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Conn. School’s Chinese Classes Up For Vote

A Connecticut school will soon offer Mandarin Chinese for kids to learn if the town’s school board agrees to a recommendation from the school superintendent, The Cheshire Citizen reports.

Part of the reason for the suggestion is the recent trend for schools to start offering Chinese classes for kids.

“Assistant School Superintendent Scott Detrick said he’s seen more and more school districts offering Chinese in the state and nationwide,” the article from The Cheshire Citizen said.

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7-Year-Old Becomes Youngest Mobile Game App Maker

A 7-year-old girl has become the youngest person to ever make a mobile game app, according to Mashable.

First grade student Zora Ball’s game app premiered last month at the University of Pennsylvania’s Bootstrap Expo, which showcased projects built using the Bootstrap programming method that helps facilitate the app development process.

We’re proud of Zora and her amazing feat, and think the Bootstrap language could be a great way to make it easier for everyone to make mobile game apps like Chinese Fride, our Chinese game app for kids.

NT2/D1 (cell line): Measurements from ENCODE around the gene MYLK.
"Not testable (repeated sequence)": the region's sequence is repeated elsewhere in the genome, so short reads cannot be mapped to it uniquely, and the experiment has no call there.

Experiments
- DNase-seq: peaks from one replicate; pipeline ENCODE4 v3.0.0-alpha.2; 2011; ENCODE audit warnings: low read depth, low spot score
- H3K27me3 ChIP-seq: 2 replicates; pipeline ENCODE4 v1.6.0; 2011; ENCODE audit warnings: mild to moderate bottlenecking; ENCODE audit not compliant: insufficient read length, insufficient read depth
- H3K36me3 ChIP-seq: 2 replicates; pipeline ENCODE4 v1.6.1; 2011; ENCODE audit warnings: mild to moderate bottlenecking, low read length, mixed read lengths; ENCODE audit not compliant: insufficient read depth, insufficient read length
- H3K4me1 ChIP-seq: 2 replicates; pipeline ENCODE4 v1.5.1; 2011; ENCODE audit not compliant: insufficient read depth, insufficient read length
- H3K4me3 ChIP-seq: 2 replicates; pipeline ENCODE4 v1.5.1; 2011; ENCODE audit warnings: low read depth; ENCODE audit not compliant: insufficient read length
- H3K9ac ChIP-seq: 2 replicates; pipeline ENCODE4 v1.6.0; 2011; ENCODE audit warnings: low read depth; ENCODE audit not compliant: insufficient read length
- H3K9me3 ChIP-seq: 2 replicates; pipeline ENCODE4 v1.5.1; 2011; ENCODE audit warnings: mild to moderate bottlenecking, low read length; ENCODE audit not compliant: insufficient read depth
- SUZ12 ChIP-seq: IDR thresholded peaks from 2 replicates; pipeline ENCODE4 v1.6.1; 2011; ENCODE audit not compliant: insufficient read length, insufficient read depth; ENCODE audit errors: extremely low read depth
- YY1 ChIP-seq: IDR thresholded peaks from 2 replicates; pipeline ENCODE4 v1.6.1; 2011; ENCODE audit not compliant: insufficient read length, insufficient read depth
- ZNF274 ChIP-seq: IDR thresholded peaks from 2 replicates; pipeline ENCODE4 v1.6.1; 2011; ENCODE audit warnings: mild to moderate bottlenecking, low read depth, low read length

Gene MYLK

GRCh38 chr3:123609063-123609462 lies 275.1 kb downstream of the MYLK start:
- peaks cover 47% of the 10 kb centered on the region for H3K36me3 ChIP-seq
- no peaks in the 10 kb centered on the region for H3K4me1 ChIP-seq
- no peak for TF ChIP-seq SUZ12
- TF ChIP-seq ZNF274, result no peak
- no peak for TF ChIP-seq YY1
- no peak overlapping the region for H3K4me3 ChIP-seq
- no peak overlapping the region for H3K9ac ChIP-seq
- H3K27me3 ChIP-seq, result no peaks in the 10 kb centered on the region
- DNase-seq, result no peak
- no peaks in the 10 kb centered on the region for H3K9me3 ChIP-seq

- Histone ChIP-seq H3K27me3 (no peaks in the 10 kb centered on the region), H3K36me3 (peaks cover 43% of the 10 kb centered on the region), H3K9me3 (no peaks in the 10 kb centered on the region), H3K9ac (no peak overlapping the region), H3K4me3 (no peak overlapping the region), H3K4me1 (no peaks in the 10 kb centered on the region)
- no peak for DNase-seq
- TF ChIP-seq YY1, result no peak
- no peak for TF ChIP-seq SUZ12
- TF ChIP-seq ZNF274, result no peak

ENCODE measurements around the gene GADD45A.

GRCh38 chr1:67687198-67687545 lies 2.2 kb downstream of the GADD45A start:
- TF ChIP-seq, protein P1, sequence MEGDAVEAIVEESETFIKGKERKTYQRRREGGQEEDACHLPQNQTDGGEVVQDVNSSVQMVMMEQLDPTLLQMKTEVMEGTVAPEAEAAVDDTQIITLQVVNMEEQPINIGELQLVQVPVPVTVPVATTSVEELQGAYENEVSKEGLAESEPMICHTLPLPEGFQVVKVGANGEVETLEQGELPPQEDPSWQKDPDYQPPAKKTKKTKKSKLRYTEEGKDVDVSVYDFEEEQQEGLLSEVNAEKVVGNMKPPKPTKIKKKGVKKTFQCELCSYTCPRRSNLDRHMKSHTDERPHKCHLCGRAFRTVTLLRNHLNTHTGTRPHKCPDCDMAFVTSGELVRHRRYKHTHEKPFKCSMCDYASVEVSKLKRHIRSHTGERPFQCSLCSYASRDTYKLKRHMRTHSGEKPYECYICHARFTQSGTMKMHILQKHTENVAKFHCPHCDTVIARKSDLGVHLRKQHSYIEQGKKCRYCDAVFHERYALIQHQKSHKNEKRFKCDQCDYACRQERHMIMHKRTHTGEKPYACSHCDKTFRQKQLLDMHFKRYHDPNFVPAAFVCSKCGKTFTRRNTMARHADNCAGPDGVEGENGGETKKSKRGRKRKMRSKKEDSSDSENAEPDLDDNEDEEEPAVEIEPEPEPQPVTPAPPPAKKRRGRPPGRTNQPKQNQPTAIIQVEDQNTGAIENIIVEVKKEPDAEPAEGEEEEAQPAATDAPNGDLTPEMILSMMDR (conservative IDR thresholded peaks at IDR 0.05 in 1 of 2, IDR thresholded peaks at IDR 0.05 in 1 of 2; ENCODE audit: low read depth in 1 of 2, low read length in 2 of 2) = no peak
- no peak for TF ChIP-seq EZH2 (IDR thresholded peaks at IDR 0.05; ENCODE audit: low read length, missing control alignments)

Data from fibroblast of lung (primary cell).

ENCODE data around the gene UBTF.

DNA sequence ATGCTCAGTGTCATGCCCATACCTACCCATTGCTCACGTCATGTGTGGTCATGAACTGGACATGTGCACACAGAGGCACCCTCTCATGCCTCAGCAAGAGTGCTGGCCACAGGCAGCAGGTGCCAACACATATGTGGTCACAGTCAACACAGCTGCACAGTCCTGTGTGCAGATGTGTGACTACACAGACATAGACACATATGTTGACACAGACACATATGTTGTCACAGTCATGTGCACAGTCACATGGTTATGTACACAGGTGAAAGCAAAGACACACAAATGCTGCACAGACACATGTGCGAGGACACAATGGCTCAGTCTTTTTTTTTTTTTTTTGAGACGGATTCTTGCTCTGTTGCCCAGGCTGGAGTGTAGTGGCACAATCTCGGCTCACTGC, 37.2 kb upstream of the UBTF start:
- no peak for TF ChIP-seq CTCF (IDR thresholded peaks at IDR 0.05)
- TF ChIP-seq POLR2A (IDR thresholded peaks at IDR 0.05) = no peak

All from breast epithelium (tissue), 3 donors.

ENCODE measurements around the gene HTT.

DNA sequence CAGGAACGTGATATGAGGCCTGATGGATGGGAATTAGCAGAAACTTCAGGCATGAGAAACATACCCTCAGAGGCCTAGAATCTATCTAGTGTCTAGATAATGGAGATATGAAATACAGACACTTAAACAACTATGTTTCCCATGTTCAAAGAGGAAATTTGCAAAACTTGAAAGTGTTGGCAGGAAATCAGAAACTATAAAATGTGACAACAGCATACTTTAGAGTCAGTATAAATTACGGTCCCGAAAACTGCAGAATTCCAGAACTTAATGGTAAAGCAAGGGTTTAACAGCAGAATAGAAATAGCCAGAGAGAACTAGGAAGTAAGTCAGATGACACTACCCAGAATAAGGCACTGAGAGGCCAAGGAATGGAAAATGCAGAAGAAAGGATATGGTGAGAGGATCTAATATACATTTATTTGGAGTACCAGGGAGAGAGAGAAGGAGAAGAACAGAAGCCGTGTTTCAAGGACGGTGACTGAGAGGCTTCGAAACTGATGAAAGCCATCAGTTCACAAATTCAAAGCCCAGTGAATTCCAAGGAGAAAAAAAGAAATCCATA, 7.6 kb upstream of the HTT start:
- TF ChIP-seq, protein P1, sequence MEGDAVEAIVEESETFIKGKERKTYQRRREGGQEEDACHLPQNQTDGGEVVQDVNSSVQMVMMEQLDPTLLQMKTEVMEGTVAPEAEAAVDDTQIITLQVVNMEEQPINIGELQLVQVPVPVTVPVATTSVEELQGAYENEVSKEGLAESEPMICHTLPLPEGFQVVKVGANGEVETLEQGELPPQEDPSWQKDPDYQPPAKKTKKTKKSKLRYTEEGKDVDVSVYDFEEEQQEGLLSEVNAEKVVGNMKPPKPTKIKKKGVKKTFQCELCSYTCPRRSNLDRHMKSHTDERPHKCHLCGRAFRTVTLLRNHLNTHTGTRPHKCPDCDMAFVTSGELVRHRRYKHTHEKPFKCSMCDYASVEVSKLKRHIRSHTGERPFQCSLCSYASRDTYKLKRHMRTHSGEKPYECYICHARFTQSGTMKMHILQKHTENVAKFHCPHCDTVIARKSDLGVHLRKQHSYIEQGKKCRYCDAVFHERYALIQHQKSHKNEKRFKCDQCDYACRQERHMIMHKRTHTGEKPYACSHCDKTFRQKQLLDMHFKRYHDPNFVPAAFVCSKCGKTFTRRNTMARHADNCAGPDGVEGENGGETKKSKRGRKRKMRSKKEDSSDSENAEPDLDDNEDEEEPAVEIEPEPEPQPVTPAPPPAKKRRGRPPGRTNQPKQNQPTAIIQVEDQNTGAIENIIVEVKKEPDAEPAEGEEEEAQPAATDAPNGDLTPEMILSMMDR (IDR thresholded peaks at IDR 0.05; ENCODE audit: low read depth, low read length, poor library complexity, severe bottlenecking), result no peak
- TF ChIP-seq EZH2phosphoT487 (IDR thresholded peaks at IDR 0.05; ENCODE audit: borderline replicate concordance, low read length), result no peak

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Misleading Dell Infographic Claims Chinese Schools Beat US in Tech Integration

An infographic making rounds across the web is making dramatic claims that China is doing a better job of adopting technology in classrooms than the United States — but there’s one little problem: the data is virtually invalid.

There is clear sample bias in the Dell survey and infographic which sampled “[525] respondents in China [that] came from predominantly major cities and are mostly urban respondents,” C. Custer of techinasia.com points out.

This suggests a very select group that wouldn’t account for rural areas where many of the poorer population lives. Also, the economic disparity in China is immense — so much so that a small portion of the population is vastly rich while the large majority of citizens have very modest incomes. Surely sampling a mere 525 people in the most advanced cities of a country with more than a billion people is not a solid survey. In fact, it’s ludicrous to believe it is. It would be like sampling 140 people in New York and San Francisco for a technology adoption study representing the entire United States.

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Why I Created Chinese Fridge

Many people have asked me why I decided to create Chinese Fridge — where the idea of a Chinese game for kids came from, how I created the app and what I hope to accomplish from it. The answer to all of these questions lies in my personal educational experience throughout my childhood and my desire to improve access to education for future generations.